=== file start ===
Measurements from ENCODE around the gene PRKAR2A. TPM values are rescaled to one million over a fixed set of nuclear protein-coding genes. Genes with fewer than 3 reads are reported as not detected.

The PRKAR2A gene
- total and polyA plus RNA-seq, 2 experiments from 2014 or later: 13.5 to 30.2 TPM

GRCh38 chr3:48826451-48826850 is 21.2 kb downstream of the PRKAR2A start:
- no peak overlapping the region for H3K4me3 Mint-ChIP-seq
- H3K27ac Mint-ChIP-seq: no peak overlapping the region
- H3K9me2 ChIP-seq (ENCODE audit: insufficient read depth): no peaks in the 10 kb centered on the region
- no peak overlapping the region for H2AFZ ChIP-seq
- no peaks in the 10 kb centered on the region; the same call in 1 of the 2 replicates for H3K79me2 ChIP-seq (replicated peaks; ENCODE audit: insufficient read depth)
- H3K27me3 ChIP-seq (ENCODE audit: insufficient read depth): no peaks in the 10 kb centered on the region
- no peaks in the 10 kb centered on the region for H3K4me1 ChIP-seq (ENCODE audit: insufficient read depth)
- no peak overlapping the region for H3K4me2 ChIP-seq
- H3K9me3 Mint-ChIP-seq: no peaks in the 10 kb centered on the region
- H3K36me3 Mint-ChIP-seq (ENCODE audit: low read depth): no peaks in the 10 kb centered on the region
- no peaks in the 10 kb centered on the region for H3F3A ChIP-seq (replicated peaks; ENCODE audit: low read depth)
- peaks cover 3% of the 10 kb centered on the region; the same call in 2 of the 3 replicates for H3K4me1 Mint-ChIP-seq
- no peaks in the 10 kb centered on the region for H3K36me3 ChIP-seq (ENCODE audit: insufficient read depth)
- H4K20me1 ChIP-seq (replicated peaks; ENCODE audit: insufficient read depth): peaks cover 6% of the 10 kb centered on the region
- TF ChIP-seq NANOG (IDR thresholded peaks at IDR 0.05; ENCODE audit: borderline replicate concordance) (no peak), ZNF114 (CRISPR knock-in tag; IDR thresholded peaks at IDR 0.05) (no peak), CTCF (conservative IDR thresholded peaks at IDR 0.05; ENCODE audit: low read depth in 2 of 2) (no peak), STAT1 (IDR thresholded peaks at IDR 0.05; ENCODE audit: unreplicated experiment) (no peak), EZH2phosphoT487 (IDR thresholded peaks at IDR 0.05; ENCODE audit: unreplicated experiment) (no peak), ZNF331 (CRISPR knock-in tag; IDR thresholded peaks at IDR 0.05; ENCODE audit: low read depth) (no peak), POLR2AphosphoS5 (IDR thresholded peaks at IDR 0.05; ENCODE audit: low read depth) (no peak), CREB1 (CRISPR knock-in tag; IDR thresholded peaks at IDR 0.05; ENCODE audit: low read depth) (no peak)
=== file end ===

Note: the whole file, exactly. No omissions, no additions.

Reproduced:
Measurements from ENCODE around the gene PRKAR2A. TPM values are rescaled to one million over a fixed set of nuclear protein-coding genes. Genes with fewer than 3 reads are reported as not detected.

The PRKAR2A gene
- total and polyA plus RNA-seq, 2 experiments from 2014 or later: 13.5 to 30.2 TPM

GRCh38 chr3:48826451-48826850 is 21.2 kb downstream of the PRKAR2A start:
- no peak overlapping the region for H3K4me3 Mint-ChIP-seq
- H3K27ac Mint-ChIP-seq: no peak overlapping the region
- H3K9me2 ChIP-seq (ENCODE audit: insufficient read depth): no peaks in the 10 kb centered on the region
- no peak overlapping the region for H2AFZ ChIP-seq
- no peaks in the 10 kb centered on the region; the same call in 1 of the 2 replicates for H3K79me2 ChIP-seq (replicated peaks; ENCODE audit: insufficient read depth)
- H3K27me3 ChIP-seq (ENCODE audit: insufficient read depth): no peaks in the 10 kb centered on the region
- no peaks in the 10 kb centered on the region for H3K4me1 ChIP-seq (ENCODE audit: insufficient read depth)
- no peak overlapping the region for H3K4me2 ChIP-seq
- H3K9me3 Mint-ChIP-seq: no peaks in the 10 kb centered on the region
- H3K36me3 Mint-ChIP-seq (ENCODE audit: low read depth): no peaks in the 10 kb centered on the region
- no peaks in the 10 kb centered on the region for H3F3A ChIP-seq (replicated peaks; ENCODE audit: low read depth)
- peaks cover 3% of the 10 kb centered on the region; the same call in 2 of the 3 replicates for H3K4me1 Mint-ChIP-seq
- no peaks in the 10 kb centered on the region for H3K36me3 ChIP-seq (ENCODE audit: insufficient read depth)
- H4K20me1 ChIP-seq (replicated peaks; ENCODE audit: insufficient read depth): peaks cover 6% of the 10 kb centered on the region
- TF ChIP-seq NANOG (IDR thresholded peaks at IDR 0.05; ENCODE audit: borderline replicate concordance) (no peak), ZNF114 (CRISPR knock-in tag; IDR thresholded peaks at IDR 0.05) (no peak), CTCF (conservative IDR thresholded peaks at IDR 0.05; ENCODE audit: low read depth in 2 of 2) (no peak), STAT1 (IDR thresholded peaks at IDR 0.05; ENCODE audit: unreplicated experiment) (no peak), EZH2phosphoT487 (IDR thresholded peaks at IDR 0.05; ENCODE audit: unreplicated experiment) (no peak), ZNF331 (CRISPR knock-in tag; IDR thresholded peaks at IDR 0.05; ENCODE audit: low read depth) (no peak), POLR2AphosphoS5 (IDR thresholded peaks at IDR 0.05; ENCODE audit: low read depth) (no peak), CREB1 (CRISPR knock-in tag; IDR thresholded peaks at IDR 0.05; ENCODE audit: low read depth) (no peak)